Q to employee - How long have you been employed as manager at "X Pty Ltd" - Answer - over 2 years now - 30 year loan approved
    Q to business owner - how long have you been in business ? - Answer - I've regularly provided my own income from my business for over 2 decades now - 5 year (temporary) loan approved.

  • Over the next month, i'll be going through a refinance of existing homeloan with ambition to arrange an equity release & pre-approval for investment property purchase. Using a broker as not tackling it myself.

    I'll report back on how it goes.

  • A week ago, I applied for a loan through a second tier lender and it was approved in 3 days (although second tier lenders are not bound by the APRA rules, so the royal commission probably didn't impact them).

    • is there a complete tier ranking and definition available ?

      • I don't have a definitive definition of my own. I consider "first tier" to be the big 4 banks and their associates and those that are regulated by APRA. If I remember correctly, they're called authorised deposit institutions or something along those lines.

        Then you've got the second tier lenders that are non-bank lenders. These guys source their funds from somewhere else.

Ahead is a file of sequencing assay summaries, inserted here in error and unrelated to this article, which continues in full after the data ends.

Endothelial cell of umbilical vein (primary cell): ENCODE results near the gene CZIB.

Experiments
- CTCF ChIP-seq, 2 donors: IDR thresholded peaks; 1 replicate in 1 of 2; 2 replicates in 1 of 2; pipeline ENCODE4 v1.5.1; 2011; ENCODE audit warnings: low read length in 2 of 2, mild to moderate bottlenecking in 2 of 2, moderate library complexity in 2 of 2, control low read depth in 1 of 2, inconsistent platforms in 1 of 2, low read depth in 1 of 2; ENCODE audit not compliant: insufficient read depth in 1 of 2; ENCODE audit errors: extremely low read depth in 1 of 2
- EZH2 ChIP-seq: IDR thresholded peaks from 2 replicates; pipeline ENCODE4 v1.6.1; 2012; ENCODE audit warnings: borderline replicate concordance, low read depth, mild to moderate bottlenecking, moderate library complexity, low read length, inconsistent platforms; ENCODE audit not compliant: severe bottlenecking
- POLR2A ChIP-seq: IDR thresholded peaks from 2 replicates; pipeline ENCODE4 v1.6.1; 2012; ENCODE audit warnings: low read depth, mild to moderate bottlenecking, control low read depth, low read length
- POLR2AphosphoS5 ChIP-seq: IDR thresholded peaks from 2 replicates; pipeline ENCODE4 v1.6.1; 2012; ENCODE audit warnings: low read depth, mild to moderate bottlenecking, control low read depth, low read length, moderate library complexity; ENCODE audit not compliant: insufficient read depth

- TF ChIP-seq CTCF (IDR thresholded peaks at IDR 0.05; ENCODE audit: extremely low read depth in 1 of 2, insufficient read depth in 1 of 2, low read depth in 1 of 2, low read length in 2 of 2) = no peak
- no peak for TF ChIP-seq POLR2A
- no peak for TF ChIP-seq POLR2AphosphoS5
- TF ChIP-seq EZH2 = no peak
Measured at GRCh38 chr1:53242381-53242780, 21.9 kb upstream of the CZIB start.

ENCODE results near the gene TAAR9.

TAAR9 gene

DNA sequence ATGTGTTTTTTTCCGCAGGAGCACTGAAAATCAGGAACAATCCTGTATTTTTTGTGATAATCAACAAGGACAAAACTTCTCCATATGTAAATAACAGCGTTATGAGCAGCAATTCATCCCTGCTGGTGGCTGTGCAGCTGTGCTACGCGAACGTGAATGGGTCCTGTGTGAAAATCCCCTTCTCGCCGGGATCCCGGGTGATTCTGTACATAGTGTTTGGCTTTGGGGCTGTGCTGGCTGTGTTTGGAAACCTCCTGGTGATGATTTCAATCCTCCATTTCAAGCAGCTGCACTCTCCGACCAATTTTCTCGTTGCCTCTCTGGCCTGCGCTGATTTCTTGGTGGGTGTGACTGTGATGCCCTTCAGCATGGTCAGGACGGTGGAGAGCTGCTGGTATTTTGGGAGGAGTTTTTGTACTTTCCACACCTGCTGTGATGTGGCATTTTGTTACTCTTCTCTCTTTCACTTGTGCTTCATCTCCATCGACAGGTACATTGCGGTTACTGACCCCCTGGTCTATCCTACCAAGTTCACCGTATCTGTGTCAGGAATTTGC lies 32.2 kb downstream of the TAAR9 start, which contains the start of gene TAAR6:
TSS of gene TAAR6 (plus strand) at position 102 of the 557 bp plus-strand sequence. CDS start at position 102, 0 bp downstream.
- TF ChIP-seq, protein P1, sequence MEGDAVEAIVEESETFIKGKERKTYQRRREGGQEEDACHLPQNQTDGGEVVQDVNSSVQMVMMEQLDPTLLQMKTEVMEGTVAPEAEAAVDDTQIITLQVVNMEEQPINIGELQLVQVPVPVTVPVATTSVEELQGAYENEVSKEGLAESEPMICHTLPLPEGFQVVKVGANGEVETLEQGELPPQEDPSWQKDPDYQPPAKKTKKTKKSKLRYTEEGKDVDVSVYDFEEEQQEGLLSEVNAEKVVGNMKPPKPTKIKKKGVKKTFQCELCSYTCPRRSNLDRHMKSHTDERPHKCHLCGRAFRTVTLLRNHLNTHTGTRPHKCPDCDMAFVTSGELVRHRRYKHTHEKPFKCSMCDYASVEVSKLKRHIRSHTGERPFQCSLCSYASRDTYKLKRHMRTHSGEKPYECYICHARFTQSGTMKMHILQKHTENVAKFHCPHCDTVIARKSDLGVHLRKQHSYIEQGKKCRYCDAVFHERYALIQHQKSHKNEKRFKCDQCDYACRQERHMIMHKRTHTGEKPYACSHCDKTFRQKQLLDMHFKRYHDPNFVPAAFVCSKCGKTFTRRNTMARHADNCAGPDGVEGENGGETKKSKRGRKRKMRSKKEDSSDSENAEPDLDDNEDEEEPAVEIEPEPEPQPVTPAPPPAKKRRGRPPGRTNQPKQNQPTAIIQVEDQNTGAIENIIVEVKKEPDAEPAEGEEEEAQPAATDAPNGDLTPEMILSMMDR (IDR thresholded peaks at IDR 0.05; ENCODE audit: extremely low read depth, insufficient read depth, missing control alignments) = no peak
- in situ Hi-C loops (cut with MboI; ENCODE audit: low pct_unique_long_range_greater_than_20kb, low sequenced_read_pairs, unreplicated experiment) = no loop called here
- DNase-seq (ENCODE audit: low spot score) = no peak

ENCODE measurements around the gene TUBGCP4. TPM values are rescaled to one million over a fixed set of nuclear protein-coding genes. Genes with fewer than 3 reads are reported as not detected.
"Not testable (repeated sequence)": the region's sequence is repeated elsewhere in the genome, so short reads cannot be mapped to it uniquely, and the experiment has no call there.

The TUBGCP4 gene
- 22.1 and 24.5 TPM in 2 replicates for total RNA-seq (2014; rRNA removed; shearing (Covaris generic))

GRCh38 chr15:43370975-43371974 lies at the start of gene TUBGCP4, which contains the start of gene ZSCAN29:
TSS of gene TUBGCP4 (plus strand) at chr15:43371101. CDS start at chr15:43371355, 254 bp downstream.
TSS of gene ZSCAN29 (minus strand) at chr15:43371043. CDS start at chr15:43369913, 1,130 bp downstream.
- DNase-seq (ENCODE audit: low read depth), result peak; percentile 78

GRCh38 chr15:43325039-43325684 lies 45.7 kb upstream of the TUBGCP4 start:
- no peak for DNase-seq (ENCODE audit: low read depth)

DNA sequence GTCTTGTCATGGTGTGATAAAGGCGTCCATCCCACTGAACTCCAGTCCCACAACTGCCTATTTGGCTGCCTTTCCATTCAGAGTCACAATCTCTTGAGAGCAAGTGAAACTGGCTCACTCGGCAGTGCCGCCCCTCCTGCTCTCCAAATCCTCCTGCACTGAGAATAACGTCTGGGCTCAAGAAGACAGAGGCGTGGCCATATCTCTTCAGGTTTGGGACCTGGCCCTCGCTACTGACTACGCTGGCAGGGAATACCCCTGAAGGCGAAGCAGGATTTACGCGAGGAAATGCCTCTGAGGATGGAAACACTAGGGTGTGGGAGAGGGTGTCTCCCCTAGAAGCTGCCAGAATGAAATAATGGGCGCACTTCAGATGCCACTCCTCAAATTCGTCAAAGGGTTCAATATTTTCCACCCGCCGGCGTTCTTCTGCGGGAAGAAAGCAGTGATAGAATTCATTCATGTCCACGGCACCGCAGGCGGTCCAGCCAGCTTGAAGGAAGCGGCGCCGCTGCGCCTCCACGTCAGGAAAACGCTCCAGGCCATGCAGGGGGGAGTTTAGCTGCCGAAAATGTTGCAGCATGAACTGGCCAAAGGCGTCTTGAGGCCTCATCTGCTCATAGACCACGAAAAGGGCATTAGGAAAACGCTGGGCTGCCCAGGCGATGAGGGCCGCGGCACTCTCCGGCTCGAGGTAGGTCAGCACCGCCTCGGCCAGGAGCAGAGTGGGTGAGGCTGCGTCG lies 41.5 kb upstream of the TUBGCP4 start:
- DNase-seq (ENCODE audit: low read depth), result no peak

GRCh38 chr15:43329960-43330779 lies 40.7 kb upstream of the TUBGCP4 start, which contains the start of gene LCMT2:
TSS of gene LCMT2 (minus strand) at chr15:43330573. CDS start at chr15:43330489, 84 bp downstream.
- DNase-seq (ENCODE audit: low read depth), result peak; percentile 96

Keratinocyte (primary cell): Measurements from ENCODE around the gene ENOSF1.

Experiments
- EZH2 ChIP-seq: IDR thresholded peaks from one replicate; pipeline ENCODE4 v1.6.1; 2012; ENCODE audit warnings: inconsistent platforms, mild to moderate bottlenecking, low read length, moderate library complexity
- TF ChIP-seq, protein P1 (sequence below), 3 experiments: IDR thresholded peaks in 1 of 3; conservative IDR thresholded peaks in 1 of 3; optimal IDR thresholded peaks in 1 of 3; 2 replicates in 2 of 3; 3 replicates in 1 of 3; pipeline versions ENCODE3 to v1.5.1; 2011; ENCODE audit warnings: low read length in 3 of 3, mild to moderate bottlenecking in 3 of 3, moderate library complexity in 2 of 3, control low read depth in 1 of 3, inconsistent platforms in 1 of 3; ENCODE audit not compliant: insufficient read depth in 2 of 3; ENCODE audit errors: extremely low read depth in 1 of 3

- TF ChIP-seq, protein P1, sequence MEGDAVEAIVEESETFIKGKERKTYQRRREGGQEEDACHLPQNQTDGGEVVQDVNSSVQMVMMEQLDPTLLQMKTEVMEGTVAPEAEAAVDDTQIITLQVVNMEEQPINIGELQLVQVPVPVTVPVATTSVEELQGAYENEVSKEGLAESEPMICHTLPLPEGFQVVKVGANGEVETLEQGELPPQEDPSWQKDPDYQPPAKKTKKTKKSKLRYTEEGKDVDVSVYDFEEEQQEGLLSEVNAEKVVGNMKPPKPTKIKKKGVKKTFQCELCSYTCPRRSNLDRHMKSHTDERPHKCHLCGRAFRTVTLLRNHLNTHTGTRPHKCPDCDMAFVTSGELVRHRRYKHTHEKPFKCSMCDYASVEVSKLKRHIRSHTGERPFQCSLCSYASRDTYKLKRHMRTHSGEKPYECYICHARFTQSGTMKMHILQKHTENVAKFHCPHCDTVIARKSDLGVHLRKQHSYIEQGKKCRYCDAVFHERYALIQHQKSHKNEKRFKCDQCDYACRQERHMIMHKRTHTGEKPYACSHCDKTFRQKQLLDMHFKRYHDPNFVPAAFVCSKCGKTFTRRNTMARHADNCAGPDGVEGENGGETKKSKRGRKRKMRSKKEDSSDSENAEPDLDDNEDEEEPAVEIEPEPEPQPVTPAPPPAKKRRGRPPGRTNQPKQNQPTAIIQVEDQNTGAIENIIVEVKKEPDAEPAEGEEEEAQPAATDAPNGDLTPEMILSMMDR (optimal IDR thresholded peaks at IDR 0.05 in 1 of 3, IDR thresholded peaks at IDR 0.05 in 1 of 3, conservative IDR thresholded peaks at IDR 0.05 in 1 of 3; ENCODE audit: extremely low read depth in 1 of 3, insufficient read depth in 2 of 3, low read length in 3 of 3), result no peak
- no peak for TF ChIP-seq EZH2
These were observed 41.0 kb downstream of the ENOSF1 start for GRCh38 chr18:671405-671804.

I just found some info:
        https://mortgageexpertsonline.com.au/loan_types/non_bank_len...

      • Generally, any institution that takes deposits (and thus covered by the government's deposit guarantee) are bound by more rules. These include smaller banks and building societies. The second tier lenders get their funds from non-deposit sources only.

    • Care to name the second tier lender? My big bank told me citibank and hsbc are 2nd tier and i was like what?

      • There's LaTrobe Financial, Pepper Money and Liberty Financial. They're are probably a few more, but they're the ones my broker considered.

        My big bank told me citibank and hsbc are 2nd tier

        I just realised that some people refer to 1st Tier as the big 4, 2nd tier as the smaller banks like citi and hsbc, then 3rd tier are like the ones I've mentioned above. Although I'm not surprised the big banks want to differentiate themselves from the smaller banks.

  • -1

    Can I very gently point out that no one is entitled to anyone else's money? It doesn't matter how good your credit history is, if someone doesn't want to lend you their money, they're really under no obligation to do so.

    Having said that - I also have no idea why anyone deals directly with a bank. Going through a broker is much more convenient in my experience, not to mention you generally end up with higher borrowing power (don't ask how), and you can even get a better rates/rebates/cashbacks because some brokers are willing to dip into their commissions to sweeten the deal.

    • +1

      not to mention you generally end up with higher borrowing power (don't ask how)

      I thought this was part of the problem in the past, that brokers have been fudging figures etc to get people more money.

      But I do agree, using a broker is generally less painful.

      • -1

        It's a problem for irresponsible borrowers (that I don't care about won't assume people are) and it's a problem for the system in general (too much unsustainable borrowing). As far as responsible individuals themselves are concerned though - they want to borrow money, brokers help them borrow money.